Anxiety makes insomnia worse, but cognitive-behavioral therapy can help ease your worries. Relaxation training and biofeedback calm your breathing, heart rate, muscles, and mood. Talk therapy can also quiet your mind.


Good Sleep Habit:

  • Exercise

You can do several things to prep for bedtime, and a regular workout should be a part of your plan. It’s easier to fall and stay asleep when your body’s tired. Exercise in the late afternoon though. Working up a sweat just hours before bedtime can have the opposite effect and keep you up.


  • Avoid Problem Foods

Some foods and drinks can be the stuff of nightmares. Avoid these 4-6 hours before bed:

  • Caffeine, including coffee, tea, and soda
  • Heavy or spicy foods
  • Alcohol (it helps some people fall asleep, but it can also make them wake up over and over again)


  • Helpful Foods

Try a light evening snack that’s high in carbs and easy to digest. A small bowl of cereal with milk or a small muffin fit the bill, but eat them at least an hour before calling it a day. Warm milk and chamomile tea raise your body temperature and can make you sleepy, too.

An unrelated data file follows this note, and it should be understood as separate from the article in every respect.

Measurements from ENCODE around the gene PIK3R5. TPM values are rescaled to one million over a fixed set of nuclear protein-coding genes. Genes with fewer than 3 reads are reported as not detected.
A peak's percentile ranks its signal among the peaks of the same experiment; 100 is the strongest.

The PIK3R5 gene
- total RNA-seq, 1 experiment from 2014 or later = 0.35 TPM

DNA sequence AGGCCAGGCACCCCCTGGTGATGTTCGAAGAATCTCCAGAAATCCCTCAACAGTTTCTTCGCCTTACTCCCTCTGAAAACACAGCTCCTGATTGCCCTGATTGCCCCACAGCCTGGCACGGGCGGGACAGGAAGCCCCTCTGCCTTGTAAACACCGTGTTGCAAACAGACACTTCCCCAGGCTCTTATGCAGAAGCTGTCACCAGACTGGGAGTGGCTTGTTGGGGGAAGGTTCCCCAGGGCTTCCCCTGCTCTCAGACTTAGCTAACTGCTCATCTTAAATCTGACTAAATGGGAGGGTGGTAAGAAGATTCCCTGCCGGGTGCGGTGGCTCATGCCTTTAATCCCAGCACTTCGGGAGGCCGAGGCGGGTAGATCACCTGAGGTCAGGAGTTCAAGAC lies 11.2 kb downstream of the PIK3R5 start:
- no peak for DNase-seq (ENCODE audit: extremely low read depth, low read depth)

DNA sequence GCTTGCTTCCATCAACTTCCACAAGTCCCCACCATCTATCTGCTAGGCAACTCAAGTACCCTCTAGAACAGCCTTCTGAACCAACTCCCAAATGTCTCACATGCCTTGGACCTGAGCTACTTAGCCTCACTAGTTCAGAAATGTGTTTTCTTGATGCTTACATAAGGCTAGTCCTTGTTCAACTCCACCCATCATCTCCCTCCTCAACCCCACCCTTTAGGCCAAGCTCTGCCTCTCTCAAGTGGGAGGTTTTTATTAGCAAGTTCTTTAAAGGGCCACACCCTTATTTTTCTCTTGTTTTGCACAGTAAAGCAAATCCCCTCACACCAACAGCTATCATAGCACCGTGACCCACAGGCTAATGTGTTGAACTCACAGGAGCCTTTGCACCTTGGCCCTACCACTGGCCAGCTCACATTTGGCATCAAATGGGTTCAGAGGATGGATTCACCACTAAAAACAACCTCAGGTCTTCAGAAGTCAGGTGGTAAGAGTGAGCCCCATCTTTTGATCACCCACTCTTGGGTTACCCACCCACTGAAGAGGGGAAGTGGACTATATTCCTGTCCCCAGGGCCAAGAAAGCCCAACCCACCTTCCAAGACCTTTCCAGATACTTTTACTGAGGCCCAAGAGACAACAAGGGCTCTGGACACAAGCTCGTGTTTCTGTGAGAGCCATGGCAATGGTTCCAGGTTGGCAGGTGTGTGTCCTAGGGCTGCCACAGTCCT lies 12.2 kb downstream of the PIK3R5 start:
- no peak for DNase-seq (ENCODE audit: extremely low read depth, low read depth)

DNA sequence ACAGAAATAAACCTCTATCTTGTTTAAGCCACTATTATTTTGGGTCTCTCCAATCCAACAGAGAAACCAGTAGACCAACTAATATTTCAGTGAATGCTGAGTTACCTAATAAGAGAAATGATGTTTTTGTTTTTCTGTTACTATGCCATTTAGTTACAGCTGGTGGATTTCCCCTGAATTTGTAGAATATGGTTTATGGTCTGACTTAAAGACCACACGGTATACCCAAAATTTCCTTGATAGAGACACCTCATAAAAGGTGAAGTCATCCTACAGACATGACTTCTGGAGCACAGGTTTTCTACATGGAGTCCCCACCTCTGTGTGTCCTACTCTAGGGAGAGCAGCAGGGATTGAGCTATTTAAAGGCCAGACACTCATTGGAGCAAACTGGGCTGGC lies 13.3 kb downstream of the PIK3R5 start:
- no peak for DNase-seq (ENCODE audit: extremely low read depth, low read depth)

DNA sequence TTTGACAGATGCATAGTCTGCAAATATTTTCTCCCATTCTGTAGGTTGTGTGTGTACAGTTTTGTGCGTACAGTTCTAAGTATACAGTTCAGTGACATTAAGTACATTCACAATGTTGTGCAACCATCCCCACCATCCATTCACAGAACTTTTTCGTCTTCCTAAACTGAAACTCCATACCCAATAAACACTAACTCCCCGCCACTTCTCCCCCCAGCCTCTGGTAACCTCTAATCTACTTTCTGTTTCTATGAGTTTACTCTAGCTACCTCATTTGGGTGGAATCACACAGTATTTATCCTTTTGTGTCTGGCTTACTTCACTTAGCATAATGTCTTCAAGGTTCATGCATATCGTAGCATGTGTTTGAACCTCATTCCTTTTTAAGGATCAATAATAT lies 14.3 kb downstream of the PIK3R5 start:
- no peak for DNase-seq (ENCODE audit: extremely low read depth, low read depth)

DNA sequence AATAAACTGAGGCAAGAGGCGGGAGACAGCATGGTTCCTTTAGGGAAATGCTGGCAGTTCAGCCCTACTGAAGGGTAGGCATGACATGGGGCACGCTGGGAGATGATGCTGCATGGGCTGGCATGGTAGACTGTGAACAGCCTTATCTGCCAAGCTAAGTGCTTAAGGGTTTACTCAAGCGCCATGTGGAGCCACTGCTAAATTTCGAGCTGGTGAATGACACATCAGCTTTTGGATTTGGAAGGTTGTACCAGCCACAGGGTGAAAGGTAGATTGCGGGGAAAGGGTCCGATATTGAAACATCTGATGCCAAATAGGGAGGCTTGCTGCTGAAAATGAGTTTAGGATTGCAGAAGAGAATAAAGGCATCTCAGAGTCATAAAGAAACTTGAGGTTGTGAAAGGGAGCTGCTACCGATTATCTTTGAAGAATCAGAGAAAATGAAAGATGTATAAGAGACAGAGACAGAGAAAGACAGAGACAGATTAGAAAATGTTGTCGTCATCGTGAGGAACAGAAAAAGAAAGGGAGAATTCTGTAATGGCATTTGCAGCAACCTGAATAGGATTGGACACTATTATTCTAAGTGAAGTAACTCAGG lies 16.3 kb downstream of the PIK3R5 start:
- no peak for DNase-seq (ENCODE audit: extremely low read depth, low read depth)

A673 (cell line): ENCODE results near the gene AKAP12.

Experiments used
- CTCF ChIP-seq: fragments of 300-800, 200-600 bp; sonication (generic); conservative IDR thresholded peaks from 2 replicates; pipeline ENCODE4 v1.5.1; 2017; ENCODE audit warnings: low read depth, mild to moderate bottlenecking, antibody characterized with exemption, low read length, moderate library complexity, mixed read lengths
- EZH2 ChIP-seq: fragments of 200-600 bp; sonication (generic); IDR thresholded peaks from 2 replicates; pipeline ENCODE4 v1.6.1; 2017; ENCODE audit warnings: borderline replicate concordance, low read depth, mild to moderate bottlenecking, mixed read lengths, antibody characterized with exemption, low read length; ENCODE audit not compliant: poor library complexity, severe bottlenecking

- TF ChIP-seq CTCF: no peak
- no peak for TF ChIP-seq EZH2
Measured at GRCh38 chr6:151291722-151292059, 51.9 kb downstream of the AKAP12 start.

• Turn Off the Tube

Is late-night TV part of your routine? Sure, it’s entertaining, but it also keeps you awake and alert. Playing video games and surfing the Internet can have the same effect. The National Sleep Foundation suggests that you remove televisions and computers from your bedroom.


  • Bedtime Rituals

Tell your mind and body that it's time to catch some ZZZs with a bedtime ritual. This can include a warm bath, a book, or relaxation techniques such as deep breathing. It's also important to go to bed and wake up at the same time every day, even on the weekends. If you still have trouble sleeping, talk to your doctor.


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Menopause lightbox[Meno]Menopause


What is menopause?

Menopause is that period of life in which women cease menstrual periods. Menopause is a natural part of the aging process in women. At this stage the ovaries do not produce eggs (ova) and female hormones such as estrogen or progesterone and the pregnancy is impossible.


At what age does a woman typically reach menopause?

The average age of menopause is 51 years old. However, it can vary from 30 to 60 years old. Menopause in a woman is defined as the absence of menstrual periods for a year.